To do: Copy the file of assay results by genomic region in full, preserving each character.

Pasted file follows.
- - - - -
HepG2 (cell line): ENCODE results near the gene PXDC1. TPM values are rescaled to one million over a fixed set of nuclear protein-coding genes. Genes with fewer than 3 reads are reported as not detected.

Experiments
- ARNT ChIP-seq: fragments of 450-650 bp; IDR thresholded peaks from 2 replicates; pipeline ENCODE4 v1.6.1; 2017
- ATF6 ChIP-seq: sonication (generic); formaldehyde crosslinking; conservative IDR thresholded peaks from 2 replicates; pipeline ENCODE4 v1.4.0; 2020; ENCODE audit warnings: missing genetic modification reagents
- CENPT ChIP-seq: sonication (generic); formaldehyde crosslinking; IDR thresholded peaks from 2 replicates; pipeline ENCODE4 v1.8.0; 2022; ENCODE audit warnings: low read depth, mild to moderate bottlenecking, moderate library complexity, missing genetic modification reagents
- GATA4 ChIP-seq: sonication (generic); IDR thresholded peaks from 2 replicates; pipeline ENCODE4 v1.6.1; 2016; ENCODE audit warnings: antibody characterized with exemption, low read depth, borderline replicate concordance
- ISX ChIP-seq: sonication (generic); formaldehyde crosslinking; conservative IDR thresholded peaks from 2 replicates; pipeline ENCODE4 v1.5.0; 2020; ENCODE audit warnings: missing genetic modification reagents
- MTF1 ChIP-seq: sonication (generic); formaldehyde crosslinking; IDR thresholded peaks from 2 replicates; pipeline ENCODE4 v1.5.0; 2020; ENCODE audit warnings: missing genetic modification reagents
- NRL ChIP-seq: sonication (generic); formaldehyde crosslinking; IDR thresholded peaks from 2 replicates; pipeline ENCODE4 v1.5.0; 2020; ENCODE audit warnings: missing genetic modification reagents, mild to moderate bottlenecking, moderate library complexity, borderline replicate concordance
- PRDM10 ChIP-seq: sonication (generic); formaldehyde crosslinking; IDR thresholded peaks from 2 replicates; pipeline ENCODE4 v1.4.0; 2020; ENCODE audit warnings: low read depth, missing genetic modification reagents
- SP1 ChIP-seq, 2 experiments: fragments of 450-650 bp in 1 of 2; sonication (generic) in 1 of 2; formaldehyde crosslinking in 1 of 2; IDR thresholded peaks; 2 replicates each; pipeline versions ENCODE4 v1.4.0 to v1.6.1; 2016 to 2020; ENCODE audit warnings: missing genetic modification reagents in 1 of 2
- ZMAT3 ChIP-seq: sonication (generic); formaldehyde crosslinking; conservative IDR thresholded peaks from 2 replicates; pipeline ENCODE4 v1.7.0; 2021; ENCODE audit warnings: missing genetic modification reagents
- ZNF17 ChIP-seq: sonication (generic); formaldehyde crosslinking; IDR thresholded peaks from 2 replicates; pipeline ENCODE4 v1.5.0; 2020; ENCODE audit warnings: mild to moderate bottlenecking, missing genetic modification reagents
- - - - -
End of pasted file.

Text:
HepG2 (cell line): ENCODE results near the gene PXDC1. TPM values are rescaled to one million over a fixed set of nuclear protein-coding genes. Genes with fewer than 3 reads are reported as not detected.

Experiments
- ARNT ChIP-seq: fragments of 450-650 bp; IDR thresholded peaks from 2 replicates; pipeline ENCODE4 v1.6.1; 2017
- ATF6 ChIP-seq: sonication (generic); formaldehyde crosslinking; conservative IDR thresholded peaks from 2 replicates; pipeline ENCODE4 v1.4.0; 2020; ENCODE audit warnings: missing genetic modification reagents
- CENPT ChIP-seq: sonication (generic); formaldehyde crosslinking; IDR thresholded peaks from 2 replicates; pipeline ENCODE4 v1.8.0; 2022; ENCODE audit warnings: low read depth, mild to moderate bottlenecking, moderate library complexity, missing genetic modification reagents
- GATA4 ChIP-seq: sonication (generic); IDR thresholded peaks from 2 replicates; pipeline ENCODE4 v1.6.1; 2016; ENCODE audit warnings: antibody characterized with exemption, low read depth, borderline replicate concordance
- ISX ChIP-seq: sonication (generic); formaldehyde crosslinking; conservative IDR thresholded peaks from 2 replicates; pipeline ENCODE4 v1.5.0; 2020; ENCODE audit warnings: missing genetic modification reagents
- MTF1 ChIP-seq: sonication (generic); formaldehyde crosslinking; IDR thresholded peaks from 2 replicates; pipeline ENCODE4 v1.5.0; 2020; ENCODE audit warnings: missing genetic modification reagents
- NRL ChIP-seq: sonication (generic); formaldehyde crosslinking; IDR thresholded peaks from 2 replicates; pipeline ENCODE4 v1.5.0; 2020; ENCODE audit warnings: missing genetic modification reagents, mild to moderate bottlenecking, moderate library complexity, borderline replicate concordance
- PRDM10 ChIP-seq: sonication (generic); formaldehyde crosslinking; IDR thresholded peaks from 2 replicates; pipeline ENCODE4 v1.4.0; 2020; ENCODE audit warnings: low read depth, missing genetic modification reagents
- SP1 ChIP-seq, 2 experiments: fragments of 450-650 bp in 1 of 2; sonication (generic) in 1 of 2; formaldehyde crosslinking in 1 of 2; IDR thresholded peaks; 2 replicates each; pipeline versions ENCODE4 v1.4.0 to v1.6.1; 2016 to 2020; ENCODE audit warnings: missing genetic modification reagents in 1 of 2
- ZMAT3 ChIP-seq: sonication (generic); formaldehyde crosslinking; conservative IDR thresholded peaks from 2 replicates; pipeline ENCODE4 v1.7.0; 2021; ENCODE audit warnings: missing genetic modification reagents
- ZNF17 ChIP-seq: sonication (generic); formaldehyde crosslinking; IDR thresholded peaks from 2 replicates; pipeline ENCODE4 v1.5.0; 2020; ENCODE audit warnings: mild to moderate bottlenecking, missing genetic modification reagents